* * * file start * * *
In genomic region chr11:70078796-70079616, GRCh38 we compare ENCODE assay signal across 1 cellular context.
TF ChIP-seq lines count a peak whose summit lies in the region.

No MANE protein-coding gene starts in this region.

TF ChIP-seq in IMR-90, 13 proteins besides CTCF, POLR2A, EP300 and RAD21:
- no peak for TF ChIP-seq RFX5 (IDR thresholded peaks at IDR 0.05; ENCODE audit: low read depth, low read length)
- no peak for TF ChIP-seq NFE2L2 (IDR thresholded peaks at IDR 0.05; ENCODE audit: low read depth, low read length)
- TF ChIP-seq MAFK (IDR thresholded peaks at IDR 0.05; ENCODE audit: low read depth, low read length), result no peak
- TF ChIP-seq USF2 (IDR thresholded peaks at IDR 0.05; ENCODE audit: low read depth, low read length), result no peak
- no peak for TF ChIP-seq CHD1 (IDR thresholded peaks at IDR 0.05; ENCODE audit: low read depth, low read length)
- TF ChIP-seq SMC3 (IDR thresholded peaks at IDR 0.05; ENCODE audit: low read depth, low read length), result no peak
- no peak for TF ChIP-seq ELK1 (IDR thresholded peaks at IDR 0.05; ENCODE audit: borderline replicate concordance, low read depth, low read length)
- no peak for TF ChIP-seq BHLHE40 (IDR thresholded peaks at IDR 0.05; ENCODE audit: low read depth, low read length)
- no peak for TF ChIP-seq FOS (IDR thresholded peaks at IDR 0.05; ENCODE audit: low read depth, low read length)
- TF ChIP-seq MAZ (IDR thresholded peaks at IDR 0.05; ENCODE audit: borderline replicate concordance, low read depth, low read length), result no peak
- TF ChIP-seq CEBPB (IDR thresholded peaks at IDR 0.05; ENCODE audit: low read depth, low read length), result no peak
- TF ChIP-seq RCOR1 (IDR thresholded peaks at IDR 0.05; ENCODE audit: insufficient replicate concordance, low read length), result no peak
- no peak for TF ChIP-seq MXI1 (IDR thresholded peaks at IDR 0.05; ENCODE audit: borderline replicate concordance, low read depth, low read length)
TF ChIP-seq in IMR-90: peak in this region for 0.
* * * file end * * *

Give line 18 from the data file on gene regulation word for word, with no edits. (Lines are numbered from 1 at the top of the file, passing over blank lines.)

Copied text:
TF ChIP-seq in IMR-90: peak in this region for 0.